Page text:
Friday, February 8, 2008

A salute to Anne Lou Bell Johnson Green

I would like to give a very special salute and tribute to my Great-Grandmother,
Anne Lou Bell Johnson Green. She was an incredibly special lady to most that knew her.

She was fondly known to her grand and great-grandchildren as "Big Mama." Her heart though was the biggest part about her.

Anne Lou Johnson was born on July 24, 1900. She was the daughter of Elizabeth Green and Troy Johnson and sister to Johnnie Johnson. She was born and raised in and around Gilliam, Louisiana in Caddo parish. Her mother remarried a former slave by the name of Alfred Brown who became a loving stepfather but like a 2nd father to Annie Lou.

At at early age, Annie Lou changed her name to Annie Bell Johnson although many close to her continued to call her Annie Lou.

At age 17, she met and married Robert Edward Lee, the son of Richard Clyde Lee and Margery Brittentine Lee. To this union was born her only child, Johnnie Pearl Lee.
The pair resided in the Rocky Mount settlement of Plain Dealing, Louisiana in Bossier parish. The 1920 census shows the couple and their young daughter living along side his parents, Richard and Margery and his paternal grandparents, Anthony and Betty Smith. That was 3 generations living alongside each other.

Although, their marriage ended in divorce, the 2 remained friends.

Annie Bell found love again in Timothy Green who was the son of Edward and Laura Lewis Green. She was very much in love with her new husband and the 2 made their home in Plain Dealing, Louisiana. Anne Bell became mother in every sense of the word to Tim's daughter, Irene who has shared very fond memories of her mother.

Anne Bell was an excellent provider and homemaker. She sewed, knitted, gardened and was just a "Jill" of all trades.

Even more remarkable about her was the fact that she was so generous and loving. She reached out to and helped so many people, be it her children, grandchildren, cousins nieces and friends. She was the one to turn to in time of need, be it financial or emotional, she was a friend indeed. She provided a place to stay for many people until they were able to get on their feet, lent her time and ear to those who needed it, provided food and clothing to those less fortunate and provided love unconditionally.

Her home was also the place to be for Sunday Dinner. I have heard so many stories of the wonderful meals that she cooked up just because. Everything from down-home smoked hams, Smothered Pork chops with cabbage, Southern Fried Chicken, Fried Catfish, hot water cornbread, dressing, potato salad and her specialty was melt-in your mouth desserts.

She and her husband Tim had a smokehouse on their property which was always stocked with all kind of meats. In addition, she canned so her cupboards were always fully stocked in case company came.

She helped raise my mother, Lottie and well as some of her other grandchildren. My mother has the fondest memories of her "Big Mama." She taught her how to cook and be a homemaker but most of all she taught her how to love and how to reach out to others and those lessons stuck because my mother inherited many of her loving ways.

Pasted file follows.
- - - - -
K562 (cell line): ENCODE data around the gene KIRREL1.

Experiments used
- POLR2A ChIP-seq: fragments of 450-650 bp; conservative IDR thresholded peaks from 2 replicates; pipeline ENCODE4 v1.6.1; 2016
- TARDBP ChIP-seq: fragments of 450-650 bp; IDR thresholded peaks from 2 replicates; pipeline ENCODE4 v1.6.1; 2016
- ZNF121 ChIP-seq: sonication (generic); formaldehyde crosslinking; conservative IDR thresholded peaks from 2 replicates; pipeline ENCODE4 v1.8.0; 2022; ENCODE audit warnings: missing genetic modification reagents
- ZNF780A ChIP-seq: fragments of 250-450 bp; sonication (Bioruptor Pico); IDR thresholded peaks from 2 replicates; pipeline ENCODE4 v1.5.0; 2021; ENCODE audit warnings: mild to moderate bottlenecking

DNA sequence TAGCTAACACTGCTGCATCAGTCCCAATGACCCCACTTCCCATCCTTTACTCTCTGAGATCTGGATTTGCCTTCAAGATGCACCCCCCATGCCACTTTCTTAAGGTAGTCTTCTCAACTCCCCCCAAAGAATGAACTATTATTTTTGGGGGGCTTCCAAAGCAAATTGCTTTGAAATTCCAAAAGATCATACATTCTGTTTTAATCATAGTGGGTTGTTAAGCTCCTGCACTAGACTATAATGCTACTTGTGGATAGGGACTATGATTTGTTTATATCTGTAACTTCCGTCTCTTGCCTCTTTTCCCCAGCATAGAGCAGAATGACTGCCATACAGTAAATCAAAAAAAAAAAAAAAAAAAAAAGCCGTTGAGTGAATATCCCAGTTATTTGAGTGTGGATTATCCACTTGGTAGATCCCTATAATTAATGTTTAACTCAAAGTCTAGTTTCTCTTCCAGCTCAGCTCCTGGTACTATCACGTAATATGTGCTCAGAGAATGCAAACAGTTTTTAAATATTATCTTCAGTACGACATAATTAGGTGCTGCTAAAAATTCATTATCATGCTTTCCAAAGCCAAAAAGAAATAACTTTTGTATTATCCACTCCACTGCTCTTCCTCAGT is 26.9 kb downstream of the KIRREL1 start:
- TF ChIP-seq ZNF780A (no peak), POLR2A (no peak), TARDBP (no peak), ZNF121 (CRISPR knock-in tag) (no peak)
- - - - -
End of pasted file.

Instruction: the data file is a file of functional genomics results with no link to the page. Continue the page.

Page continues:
My late Cousin Lizzie Neal Bagley who was actually a younger 1st cousin to "Big mama" shared many memories about "Big mama's humanitarian ways. She just loved her and considered her like a 2nd mother too.

"Big Mama" was a christian woman too. She worshipped God with conviction and tried to live her life according to the "Good Book" and tried to teach her family to do likewise.

Tragically, her husband, Tim died in February, 1946 when a large tree he was cutting in the woods fell on him. It broke his neck but it broke her heart.

Now a widow woman, she turned to her faith and picked herself up and started over again. She and her grand-daughter, Lottie began working multiple jobs such as housekeeping, taking in ironing, picking cotton and other odd jobs and saved up enough money to buy another house on a large piece of land. There she made a new home with some of her other family.

In 1966, tragedy stuck and she lost her home and all its contents to a fire. Again, her faith was tested but again she got back up and commenced the building of another home on the property. She put up a temporary small home until a larger home like the one before could be constructed. However, God had other plans, he called her home to her final and Largest Indestructible home in Heaven on August 23, 1967.

Her parting was traumatic for many but the sadness diminished with the comfort of knowing the she was in the presence of the Lord. What we are left with is the memory of a incredibly loving human being. I too was the benefactor of that love. I have very special memories of my "Big Mama." I could see and feel her love whenever she looked at me, smiled at me or put her arms around me. Even today, whenever I am feeling down I remember that feeling and I don't feel down anymore.

"Big Mama", I will always love you and I can't wait to see you again in Heaven!

A poem for you:

Anne Bell, Anne Bell, I heard Heaven's bells, ringing
And harps, violins and angelic voices singing

They were playing a tune to welcome you in
To your home in the sky with the rest of your kin

Who had journeyed before you to that resting place
And beheld the Glory of God's Glorious face

I know you felt awe when He said to you
Well, done Anne your burden is through

You served me, well dear Anne and with all your heart
And you left my word on earth though you had to depart

So rest now, servant, it is here that you will reside
Forever and an eternity with God by your side

Love, Karen Burney 2/8/08

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